Digging a money pit

Farmers are no different to anyone else when it comes to a liking for other people’s money

WE ALL know that those who fail to learn from history are bound to repeat it, and with drought spreading in Queensland and beyond, I wish I could be more confident that people were listening to their history teachers.

Lesson one is that droughts will happen. The reality of drought always seems to come as a huge shock to city people, who find images of dried up creeks and bones of livestock in the paddock particularly confronting.

But as Dorothea Mackellar told us, you shouldn’t need a degree in meteorology to understand that drought is not a disaster in this country so much as a part of life.

Indeed, any farmer or grazier older than 12 will have experienced drought, and knows that managing it is as much a part of their job description as dealing with stormy weather is part of the job of the captain of a ship.

“They can have the effect of rewarding farmers who managed their farms badly”

The other part of history that I wish we had learned from is that drought assistance programs quickly become a bottomless pit. The Exceptional Circumstance (EC) schemes of recent times gave aid to whole regions for long periods regardless of individual circumstances, gobbling up $2.6 billion on interest rate subsidies alone from 2001 to 2011.

Several reviews subsequently recommended abolishing EC interest rate subsidies, not least because they can have the effect of rewarding farmers who managed their farms badly, and encouraged them to take on debt at the beginning of a drought.

Farmers are no different to anyone else when it comes to a liking for other people’s money, which might explain why the schemes quickly blew out. Many farmers can tell you stories of neighbours who they suspect of rorting the system or who benefited from it despite living on extremely valuable holdings.

The Productivity Commission found that none of these drought assistance programs helped farmers improve their self-reliance, preparedness and climate management. It found that interest rate subsidies and state-based transaction subsidies were ineffective, and can perversely encourage poor management practices. What’s more, it found that household relief payments were inequitable because they were limited to those in drought-declared areas.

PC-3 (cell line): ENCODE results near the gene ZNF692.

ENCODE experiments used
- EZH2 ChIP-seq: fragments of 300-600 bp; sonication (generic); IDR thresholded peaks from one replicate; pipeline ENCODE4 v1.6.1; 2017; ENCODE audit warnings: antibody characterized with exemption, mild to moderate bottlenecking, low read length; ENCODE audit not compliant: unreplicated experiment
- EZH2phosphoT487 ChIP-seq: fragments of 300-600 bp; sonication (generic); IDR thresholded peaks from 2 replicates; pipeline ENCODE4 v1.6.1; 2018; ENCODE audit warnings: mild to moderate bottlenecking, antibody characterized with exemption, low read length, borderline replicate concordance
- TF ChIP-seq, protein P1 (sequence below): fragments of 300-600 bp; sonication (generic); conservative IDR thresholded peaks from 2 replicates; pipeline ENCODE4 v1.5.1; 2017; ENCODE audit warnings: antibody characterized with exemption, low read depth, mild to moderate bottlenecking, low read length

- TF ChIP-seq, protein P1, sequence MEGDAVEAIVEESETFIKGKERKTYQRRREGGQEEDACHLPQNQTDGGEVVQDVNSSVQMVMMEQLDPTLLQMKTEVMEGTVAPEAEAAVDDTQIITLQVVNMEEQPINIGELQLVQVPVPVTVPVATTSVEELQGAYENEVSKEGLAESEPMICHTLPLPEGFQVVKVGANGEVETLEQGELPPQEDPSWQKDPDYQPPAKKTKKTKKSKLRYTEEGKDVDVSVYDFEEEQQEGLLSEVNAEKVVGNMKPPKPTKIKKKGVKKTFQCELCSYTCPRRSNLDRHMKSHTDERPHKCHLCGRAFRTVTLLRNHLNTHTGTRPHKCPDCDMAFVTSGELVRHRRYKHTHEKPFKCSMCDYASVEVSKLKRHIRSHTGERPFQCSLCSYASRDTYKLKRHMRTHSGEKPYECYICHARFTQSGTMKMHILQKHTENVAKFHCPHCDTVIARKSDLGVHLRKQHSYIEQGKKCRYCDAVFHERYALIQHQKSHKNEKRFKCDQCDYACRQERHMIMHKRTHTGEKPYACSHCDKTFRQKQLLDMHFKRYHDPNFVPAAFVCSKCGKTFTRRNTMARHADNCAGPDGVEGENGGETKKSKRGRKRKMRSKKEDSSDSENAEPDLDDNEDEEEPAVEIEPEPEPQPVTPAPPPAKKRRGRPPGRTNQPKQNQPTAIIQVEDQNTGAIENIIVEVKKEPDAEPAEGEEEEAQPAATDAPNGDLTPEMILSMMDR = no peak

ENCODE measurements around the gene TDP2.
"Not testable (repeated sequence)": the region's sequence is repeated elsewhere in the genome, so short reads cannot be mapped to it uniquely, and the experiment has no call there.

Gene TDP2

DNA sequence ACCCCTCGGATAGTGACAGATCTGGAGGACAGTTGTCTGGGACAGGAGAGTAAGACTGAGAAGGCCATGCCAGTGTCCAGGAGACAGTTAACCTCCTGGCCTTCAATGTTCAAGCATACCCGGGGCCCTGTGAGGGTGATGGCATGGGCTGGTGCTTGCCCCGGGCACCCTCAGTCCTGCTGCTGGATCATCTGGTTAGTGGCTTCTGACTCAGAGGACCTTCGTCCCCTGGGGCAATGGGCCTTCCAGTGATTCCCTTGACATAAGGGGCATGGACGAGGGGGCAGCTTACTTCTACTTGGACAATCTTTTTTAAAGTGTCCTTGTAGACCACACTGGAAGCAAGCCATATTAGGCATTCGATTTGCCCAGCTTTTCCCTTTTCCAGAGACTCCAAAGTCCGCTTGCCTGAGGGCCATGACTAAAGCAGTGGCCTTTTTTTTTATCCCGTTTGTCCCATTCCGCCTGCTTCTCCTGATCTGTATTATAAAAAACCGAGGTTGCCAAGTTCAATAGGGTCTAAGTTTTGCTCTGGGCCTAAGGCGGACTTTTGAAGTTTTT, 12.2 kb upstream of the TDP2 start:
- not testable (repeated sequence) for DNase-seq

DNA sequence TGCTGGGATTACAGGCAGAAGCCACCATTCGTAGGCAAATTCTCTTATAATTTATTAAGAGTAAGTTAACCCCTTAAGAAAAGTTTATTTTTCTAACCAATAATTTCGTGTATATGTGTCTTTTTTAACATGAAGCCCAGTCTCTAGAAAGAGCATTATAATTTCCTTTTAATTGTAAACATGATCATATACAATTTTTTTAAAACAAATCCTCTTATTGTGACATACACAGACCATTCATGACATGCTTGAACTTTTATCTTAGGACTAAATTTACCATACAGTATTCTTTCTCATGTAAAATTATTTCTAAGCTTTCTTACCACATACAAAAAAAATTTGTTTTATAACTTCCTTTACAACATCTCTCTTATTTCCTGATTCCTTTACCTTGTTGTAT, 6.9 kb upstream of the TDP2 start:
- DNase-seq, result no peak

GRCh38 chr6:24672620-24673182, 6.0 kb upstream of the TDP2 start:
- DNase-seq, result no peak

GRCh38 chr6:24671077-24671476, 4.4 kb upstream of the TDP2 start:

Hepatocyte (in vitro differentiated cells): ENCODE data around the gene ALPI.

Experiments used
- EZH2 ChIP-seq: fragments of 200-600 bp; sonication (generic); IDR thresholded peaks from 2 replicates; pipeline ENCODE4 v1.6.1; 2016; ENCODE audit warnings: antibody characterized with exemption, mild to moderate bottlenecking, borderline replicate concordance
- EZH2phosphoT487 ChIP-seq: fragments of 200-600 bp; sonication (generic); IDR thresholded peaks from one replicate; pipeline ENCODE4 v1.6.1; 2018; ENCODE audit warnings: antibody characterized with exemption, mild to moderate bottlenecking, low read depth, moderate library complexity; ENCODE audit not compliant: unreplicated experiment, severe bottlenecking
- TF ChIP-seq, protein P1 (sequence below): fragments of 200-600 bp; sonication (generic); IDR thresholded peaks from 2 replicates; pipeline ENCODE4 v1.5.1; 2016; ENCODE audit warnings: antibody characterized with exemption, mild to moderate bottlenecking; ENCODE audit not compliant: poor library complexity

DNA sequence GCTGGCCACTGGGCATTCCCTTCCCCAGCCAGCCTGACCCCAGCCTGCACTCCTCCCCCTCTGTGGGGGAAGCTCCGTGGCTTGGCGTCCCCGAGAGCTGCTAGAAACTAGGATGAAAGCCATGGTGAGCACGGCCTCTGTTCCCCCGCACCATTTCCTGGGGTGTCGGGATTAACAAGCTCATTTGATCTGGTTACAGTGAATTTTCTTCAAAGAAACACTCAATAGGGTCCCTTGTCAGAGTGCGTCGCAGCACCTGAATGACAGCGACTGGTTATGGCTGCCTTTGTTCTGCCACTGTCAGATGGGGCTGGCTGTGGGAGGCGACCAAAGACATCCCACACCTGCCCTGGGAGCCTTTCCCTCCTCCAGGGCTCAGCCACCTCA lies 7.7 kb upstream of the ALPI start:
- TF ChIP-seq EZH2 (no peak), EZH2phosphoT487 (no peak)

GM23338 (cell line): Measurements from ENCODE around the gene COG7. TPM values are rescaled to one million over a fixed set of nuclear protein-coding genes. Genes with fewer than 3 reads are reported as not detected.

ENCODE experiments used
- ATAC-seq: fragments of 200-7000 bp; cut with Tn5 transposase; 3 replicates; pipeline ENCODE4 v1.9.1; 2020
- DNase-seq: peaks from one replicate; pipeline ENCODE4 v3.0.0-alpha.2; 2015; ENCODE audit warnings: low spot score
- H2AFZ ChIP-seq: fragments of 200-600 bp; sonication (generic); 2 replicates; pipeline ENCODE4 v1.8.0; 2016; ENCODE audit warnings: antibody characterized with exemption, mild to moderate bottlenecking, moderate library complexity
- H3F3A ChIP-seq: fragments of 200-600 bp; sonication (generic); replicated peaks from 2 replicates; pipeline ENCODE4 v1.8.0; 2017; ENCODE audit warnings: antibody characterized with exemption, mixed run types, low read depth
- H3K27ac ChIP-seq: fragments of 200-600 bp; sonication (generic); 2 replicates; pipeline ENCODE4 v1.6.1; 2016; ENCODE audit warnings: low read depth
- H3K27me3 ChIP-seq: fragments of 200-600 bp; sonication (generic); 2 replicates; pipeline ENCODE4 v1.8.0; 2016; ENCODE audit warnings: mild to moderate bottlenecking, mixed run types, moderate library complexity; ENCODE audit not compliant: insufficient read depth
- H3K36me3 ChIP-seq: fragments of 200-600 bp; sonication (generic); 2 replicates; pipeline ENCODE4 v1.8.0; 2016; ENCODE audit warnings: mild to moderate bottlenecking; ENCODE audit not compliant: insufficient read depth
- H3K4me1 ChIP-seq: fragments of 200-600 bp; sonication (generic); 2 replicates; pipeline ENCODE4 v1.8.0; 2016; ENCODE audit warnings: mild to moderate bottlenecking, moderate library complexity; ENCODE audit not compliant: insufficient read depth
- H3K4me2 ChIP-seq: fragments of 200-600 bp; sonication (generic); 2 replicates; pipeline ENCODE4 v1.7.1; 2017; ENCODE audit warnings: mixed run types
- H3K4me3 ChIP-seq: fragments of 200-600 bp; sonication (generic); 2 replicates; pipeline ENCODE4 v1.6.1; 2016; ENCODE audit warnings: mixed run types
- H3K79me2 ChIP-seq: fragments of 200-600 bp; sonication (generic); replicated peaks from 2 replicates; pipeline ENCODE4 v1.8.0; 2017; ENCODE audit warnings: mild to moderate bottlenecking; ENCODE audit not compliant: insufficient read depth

Not surprisingly, given these findings, EC schemes were abolished. However, because of our apparent collective amnesia, and the persistence of life-long whingers, they have only been replaced by new handouts that have little more going for them.

“Farmers who cannot survive drought without help should not be propped up or encouraged to sit on their hands”

Using federal money – money that might otherwise be used to lower taxes - state governments are now being allowed to hand out concessional loans that pay little heed to old fashioned market concepts like viability. Where once it was up to financial organisations to decide who received loans, now it is up to state government agencies. It’s a scary thought.

Speaking of failing to learn from history, it will also now be up to state governments to make the inevitable, painful foreclosures. State loans to farmers were discontinued in the 1990s because of the political fallout that inevitably followed.

Right now, these loans not only put farmers deeper in debt, they put all the rest of us further in debt too because they worsen Australia’s budget position. As the drought expands, we will not be able to afford this kind of largesse, however we give it out, and whatever name we deem to give it.

Providing income support to see people through really bad periods is a given, but safety nets are already available for this, as they should be.

Drought assistance schemes should not be considered unless they can be shown to succeed where others have failed. Farmers who cannot survive drought without help from their fellow Australians should not be propped up or encouraged to sit on their hands until it rains. The only incentive they need is the one that motivates any business, which is to remain profitable and sustainable. If they cannot do that, they should sell their property to someone who can.

Socialism was an experiment that failed repeatedly in the 20th century when the money eventually ran out. Dabbling in agrarian socialism will inevitably have the same outcome.

Page:
1
FarmOnline
David Leyonhjelm

David Leyonhjelm

has worked in agribusiness for 30 years and is a Senator for NSW representing the Liberal Democrats.
Date: Newest first | Oldest first

READER COMMENTS

Frank Blunt
10/12/2014 5:56:57 AM

Yep and how high is your begging bowl, Bill? Quite high I would imagine.
FFS
12/12/2014 10:31:35 AM

Just read his comments about the ABC, Frank, you will see it is held very high.
< previous |  1 | 2 | 3 | 4 | 5 | 6 | 7
Agribuzz with David LeyonhjelmCommentary, news and analysis with agribusiness consultant David Leyonhjelm. Email David at reclaimfreedom@gmail.com

COMMENTS

light grey arrow
I'm one of the people who want marijuana to be legalized, some city have been approved it but
light grey arrow
#blueysmegacarshowandcruise2019 10 years on Daniels Ute will be apart of another massive cause.
light grey arrow
Australia's live animal trade is nothing but a blood stained industry that suits those who